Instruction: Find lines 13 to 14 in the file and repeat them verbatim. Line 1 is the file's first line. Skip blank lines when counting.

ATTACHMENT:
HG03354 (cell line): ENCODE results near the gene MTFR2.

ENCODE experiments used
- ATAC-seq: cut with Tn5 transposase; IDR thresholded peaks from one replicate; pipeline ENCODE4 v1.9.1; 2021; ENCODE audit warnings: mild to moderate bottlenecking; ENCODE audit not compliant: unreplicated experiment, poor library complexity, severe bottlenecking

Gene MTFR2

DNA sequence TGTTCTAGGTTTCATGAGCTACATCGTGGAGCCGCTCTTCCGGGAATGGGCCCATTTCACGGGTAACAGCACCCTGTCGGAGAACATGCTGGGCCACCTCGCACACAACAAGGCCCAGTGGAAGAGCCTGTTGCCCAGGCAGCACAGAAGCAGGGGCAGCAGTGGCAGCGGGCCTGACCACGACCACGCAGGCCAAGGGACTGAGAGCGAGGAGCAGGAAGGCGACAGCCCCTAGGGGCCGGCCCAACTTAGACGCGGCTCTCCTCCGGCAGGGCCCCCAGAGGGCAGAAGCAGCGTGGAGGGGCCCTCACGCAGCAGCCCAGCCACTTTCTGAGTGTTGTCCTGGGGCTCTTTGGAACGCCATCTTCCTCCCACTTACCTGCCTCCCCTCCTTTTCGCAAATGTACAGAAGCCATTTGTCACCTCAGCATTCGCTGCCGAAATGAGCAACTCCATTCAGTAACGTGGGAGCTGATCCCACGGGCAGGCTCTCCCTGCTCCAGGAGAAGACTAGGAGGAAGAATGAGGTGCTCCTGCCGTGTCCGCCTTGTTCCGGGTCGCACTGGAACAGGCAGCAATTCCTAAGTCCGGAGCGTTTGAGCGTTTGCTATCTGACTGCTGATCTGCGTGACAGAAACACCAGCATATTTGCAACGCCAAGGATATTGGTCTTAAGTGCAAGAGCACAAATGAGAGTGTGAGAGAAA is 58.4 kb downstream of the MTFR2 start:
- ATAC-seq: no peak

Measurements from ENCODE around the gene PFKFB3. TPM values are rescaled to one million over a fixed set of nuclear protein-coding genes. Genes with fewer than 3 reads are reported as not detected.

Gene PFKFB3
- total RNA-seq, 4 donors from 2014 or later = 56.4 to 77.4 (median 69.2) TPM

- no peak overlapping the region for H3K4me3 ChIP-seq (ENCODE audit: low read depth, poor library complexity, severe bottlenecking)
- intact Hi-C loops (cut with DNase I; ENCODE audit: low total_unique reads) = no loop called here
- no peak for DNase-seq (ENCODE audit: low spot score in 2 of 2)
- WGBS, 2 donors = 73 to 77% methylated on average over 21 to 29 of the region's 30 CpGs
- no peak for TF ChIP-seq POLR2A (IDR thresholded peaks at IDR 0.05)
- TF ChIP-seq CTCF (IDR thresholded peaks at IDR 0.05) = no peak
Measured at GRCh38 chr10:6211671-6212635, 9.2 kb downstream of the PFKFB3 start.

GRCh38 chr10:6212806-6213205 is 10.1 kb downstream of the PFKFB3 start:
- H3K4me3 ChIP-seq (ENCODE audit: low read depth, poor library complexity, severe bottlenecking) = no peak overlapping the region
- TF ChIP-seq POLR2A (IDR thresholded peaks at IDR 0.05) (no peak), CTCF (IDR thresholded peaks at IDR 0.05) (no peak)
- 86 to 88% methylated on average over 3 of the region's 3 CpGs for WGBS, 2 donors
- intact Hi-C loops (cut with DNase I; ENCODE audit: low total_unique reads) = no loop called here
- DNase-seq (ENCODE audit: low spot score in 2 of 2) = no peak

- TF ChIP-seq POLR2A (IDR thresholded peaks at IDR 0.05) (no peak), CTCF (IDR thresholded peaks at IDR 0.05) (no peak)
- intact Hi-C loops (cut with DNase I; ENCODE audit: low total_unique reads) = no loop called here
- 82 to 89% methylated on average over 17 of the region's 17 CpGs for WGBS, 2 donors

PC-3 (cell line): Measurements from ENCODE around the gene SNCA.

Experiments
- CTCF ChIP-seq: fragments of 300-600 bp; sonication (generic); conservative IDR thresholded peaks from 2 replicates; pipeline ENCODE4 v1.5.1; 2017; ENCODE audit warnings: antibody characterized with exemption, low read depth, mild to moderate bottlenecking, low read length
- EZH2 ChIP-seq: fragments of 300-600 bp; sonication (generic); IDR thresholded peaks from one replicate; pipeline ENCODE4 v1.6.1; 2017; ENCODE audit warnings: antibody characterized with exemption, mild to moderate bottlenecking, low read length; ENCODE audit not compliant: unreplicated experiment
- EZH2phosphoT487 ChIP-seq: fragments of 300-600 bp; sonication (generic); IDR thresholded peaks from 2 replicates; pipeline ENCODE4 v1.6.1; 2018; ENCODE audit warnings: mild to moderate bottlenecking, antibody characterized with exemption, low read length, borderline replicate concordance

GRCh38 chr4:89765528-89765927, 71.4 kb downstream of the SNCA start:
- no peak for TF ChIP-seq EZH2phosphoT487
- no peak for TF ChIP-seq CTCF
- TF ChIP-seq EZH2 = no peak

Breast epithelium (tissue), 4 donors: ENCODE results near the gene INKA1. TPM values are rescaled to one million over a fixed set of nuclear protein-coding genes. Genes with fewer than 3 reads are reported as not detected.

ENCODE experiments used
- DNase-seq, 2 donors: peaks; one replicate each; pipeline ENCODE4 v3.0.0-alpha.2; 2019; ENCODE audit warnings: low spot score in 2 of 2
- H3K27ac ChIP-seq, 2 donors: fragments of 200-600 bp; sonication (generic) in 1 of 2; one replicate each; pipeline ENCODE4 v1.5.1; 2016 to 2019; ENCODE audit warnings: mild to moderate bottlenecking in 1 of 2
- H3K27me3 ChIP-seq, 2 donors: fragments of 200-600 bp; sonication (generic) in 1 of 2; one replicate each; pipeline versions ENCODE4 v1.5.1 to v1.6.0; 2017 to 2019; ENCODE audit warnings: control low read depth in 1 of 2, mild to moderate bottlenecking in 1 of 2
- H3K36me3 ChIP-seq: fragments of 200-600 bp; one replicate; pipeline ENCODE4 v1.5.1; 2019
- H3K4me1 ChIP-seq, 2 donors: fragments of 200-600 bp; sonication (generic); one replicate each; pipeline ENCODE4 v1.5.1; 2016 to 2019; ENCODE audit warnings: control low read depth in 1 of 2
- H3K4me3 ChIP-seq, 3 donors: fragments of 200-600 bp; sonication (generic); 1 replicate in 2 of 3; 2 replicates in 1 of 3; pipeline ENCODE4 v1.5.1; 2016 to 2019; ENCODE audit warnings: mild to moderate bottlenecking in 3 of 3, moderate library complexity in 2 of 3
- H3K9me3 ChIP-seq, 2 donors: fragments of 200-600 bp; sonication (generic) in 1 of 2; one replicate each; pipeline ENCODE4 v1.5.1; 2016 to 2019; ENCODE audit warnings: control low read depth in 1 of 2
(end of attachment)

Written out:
- WGBS, 2 donors = 73 to 77% methylated on average over 21 to 29 of the region's 30 CpGs
- no peak for TF ChIP-seq POLR2A (IDR thresholded peaks at IDR 0.05)